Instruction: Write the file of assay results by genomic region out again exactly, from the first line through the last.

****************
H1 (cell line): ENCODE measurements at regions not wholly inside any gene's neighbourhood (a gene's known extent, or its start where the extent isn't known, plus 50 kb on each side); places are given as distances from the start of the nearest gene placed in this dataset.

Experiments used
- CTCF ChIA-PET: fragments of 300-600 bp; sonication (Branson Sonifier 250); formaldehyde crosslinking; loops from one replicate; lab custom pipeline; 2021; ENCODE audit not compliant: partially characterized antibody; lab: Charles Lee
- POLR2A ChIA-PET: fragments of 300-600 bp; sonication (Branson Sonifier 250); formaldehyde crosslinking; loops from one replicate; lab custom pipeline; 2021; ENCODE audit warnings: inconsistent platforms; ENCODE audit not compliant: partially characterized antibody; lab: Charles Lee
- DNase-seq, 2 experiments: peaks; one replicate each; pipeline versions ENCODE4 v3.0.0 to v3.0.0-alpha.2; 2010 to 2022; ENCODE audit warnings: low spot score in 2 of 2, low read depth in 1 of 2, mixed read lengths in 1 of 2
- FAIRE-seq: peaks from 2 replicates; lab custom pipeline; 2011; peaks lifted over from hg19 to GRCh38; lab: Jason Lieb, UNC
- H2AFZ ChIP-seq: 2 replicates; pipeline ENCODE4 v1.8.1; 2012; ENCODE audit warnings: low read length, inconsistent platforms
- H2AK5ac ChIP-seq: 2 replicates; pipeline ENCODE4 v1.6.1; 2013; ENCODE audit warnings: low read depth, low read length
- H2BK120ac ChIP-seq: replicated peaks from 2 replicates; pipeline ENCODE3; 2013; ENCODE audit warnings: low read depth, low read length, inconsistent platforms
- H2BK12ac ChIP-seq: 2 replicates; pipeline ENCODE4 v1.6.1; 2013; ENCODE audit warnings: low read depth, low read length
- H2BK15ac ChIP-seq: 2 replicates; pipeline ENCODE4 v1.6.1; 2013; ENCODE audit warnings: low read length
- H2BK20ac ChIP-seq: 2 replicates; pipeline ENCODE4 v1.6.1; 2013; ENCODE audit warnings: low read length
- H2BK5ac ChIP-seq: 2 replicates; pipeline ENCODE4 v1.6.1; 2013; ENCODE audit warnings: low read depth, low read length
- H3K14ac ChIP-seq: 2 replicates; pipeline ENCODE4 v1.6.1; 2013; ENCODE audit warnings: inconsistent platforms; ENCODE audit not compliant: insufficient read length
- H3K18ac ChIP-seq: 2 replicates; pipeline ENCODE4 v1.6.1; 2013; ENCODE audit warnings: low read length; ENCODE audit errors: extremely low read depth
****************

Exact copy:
H1 (cell line): ENCODE measurements at regions not wholly inside any gene's neighbourhood (a gene's known extent, or its start where the extent isn't known, plus 50 kb on each side); places are given as distances from the start of the nearest gene placed in this dataset.

Experiments used
- CTCF ChIA-PET: fragments of 300-600 bp; sonication (Branson Sonifier 250); formaldehyde crosslinking; loops from one replicate; lab custom pipeline; 2021; ENCODE audit not compliant: partially characterized antibody; lab: Charles Lee
- POLR2A ChIA-PET: fragments of 300-600 bp; sonication (Branson Sonifier 250); formaldehyde crosslinking; loops from one replicate; lab custom pipeline; 2021; ENCODE audit warnings: inconsistent platforms; ENCODE audit not compliant: partially characterized antibody; lab: Charles Lee
- DNase-seq, 2 experiments: peaks; one replicate each; pipeline versions ENCODE4 v3.0.0 to v3.0.0-alpha.2; 2010 to 2022; ENCODE audit warnings: low spot score in 2 of 2, low read depth in 1 of 2, mixed read lengths in 1 of 2
- FAIRE-seq: peaks from 2 replicates; lab custom pipeline; 2011; peaks lifted over from hg19 to GRCh38; lab: Jason Lieb, UNC
- H2AFZ ChIP-seq: 2 replicates; pipeline ENCODE4 v1.8.1; 2012; ENCODE audit warnings: low read length, inconsistent platforms
- H2AK5ac ChIP-seq: 2 replicates; pipeline ENCODE4 v1.6.1; 2013; ENCODE audit warnings: low read depth, low read length
- H2BK120ac ChIP-seq: replicated peaks from 2 replicates; pipeline ENCODE3; 2013; ENCODE audit warnings: low read depth, low read length, inconsistent platforms
- H2BK12ac ChIP-seq: 2 replicates; pipeline ENCODE4 v1.6.1; 2013; ENCODE audit warnings: low read depth, low read length
- H2BK15ac ChIP-seq: 2 replicates; pipeline ENCODE4 v1.6.1; 2013; ENCODE audit warnings: low read length
- H2BK20ac ChIP-seq: 2 replicates; pipeline ENCODE4 v1.6.1; 2013; ENCODE audit warnings: low read length
- H2BK5ac ChIP-seq: 2 replicates; pipeline ENCODE4 v1.6.1; 2013; ENCODE audit warnings: low read depth, low read length
- H3K14ac ChIP-seq: 2 replicates; pipeline ENCODE4 v1.6.1; 2013; ENCODE audit warnings: inconsistent platforms; ENCODE audit not compliant: insufficient read length
- H3K18ac ChIP-seq: 2 replicates; pipeline ENCODE4 v1.6.1; 2013; ENCODE audit warnings: low read length; ENCODE audit errors: extremely low read depth